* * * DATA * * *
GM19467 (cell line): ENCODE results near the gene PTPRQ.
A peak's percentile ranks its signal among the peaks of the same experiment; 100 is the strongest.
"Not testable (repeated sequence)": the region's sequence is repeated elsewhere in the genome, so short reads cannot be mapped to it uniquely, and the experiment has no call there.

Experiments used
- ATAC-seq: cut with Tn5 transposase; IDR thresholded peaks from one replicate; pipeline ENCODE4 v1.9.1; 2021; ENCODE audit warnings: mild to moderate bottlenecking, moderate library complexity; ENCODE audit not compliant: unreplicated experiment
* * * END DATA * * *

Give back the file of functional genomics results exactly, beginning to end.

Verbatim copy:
GM19467 (cell line): ENCODE results near the gene PTPRQ.
A peak's percentile ranks its signal among the peaks of the same experiment; 100 is the strongest.
"Not testable (repeated sequence)": the region's sequence is repeated elsewhere in the genome, so short reads cannot be mapped to it uniquely, and the experiment has no call there.

Experiments used
- ATAC-seq: cut with Tn5 transposase; IDR thresholded peaks from one replicate; pipeline ENCODE4 v1.9.1; 2021; ENCODE audit warnings: mild to moderate bottlenecking, moderate library complexity; ENCODE audit not compliant: unreplicated experiment